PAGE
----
(Updates to early afternoon)
* Investors look to payrolls data due on Good Friday
* Most S&P 500 sectors higher
* CarMax rallies on results
* Indexes up: Dow 0.3 pct, S&P 0.3 pct, Nasdaq 0.1 pct
By Caroline Valetkevitch
NEW YORK, April 2 (Reuters) - U.S. stocks edged higher on Thursday after two days of declines following encouraging data on the labor market, which raised investors' hopes for Friday's key payrolls report.
The S&P consumer discretionary index, up 0.7 percent, was among the day's better-performing indexes, helped by gains in CarMax shares. The stock jumped 9.4 percent to $74.80 following stronger-than-expected results.
Oil prices fell as much as 4 percent after global powers negotiating a nuclear deal with Iran called for a news conference after over a week of talks in Switzerland.
Tehran hopes for a deal that will end crippling economic sanctions and allow it to sell millions of barrels of oil. This supply would add to a global glut that has already sharply pressured oil prices.
Energy shares slipped between positive and negative territory as Brent crude oil hit session lows.
The number of Americans filing new claims for unemployment benefits unexpectedly fell last week. The report follows lower-than-expected readings on private sector employment and manufacturing on Wednesday.
But the big news on the labor front will come with the influential March jobs report, due on Friday, when the stock market is closed for Good Friday. Market participants will be unable to trade off the report until Monday.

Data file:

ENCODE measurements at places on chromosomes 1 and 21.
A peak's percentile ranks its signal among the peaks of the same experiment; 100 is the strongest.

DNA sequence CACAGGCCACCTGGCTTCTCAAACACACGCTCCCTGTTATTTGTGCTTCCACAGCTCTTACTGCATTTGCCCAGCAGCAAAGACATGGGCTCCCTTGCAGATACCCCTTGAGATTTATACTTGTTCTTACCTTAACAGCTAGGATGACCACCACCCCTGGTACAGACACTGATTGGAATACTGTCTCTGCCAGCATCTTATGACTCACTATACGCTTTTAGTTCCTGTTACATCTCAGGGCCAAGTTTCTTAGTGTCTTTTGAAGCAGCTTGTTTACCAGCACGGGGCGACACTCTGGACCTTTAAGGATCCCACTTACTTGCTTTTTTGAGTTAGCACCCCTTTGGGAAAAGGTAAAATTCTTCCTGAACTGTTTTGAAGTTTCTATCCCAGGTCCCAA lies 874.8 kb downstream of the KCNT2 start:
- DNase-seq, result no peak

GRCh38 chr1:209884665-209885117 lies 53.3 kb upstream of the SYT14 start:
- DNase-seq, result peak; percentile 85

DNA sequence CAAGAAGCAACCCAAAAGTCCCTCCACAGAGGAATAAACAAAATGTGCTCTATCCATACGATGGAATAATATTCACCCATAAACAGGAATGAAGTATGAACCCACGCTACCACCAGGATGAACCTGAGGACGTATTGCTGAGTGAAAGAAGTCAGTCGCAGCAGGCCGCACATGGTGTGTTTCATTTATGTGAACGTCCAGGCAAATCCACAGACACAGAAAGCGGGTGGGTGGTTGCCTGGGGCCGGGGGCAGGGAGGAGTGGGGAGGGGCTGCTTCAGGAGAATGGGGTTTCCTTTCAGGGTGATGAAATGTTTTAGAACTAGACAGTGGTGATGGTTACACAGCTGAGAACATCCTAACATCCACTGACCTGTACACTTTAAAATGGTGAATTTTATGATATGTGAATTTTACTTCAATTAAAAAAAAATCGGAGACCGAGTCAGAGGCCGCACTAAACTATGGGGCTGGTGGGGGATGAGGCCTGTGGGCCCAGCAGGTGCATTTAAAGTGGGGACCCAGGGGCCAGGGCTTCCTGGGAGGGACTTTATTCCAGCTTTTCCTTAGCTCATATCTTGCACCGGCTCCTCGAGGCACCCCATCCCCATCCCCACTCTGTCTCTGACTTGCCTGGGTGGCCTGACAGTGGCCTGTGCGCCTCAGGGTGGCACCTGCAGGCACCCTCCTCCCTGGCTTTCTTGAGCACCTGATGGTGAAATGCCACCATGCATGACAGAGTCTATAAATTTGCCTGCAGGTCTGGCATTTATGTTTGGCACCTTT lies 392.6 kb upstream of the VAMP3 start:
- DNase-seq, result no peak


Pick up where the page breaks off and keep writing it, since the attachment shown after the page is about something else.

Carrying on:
"If the report is weaker than expected, people might become more optimistic about interest rates," said John Carey, portfolio manager at Pioneer Investment Management in Boston, though he said playing it ahead of time could be tricky. "Bad news could be good news."
At 1:45 p.m. EDT (1745 GMT), the Dow Jones industrial average rose 46.51 points, or 0.26 percent, to 17,744.69, the S&P 500 gained 5.94 points, or 0.29 percent, to 2,065.63 and the Nasdaq Composite added 6.59 points, or 0.14 percent, to 4,886.82.
The Federal Reserve has said it won't raise interest rates until it deems the economy strong enough to withstand such a move, which will raise borrowing costs and possibly crimp spending. A below-consensus jobs number on Friday could ease concerns of a nearer-term rate rise, Carey said.
The release of the jobs report has only coincided with Good Friday four times since 1999, according to data from Bespoke, most recently in 2012. Analysts expect 245,000 jobs to have been added in the month, down from 295,000 in February.
Advancing issues outnumbered declining ones on the NYSE by 1,903 to 1,046, for a 1.82-to-1 ratio on the upside; on the Nasdaq, 1,624 issues rose and 1,043 fell for a 1.56-to-1 ratio favoring advancers.
The benchmark S&P 500 index was posting 18 new 52-week highs and 2 new lows; the Nasdaq Composite was recording 86 new highs and 28 new lows. (Additional reporting by Ryan Vlastelcia; Editing by Bernadette Baum)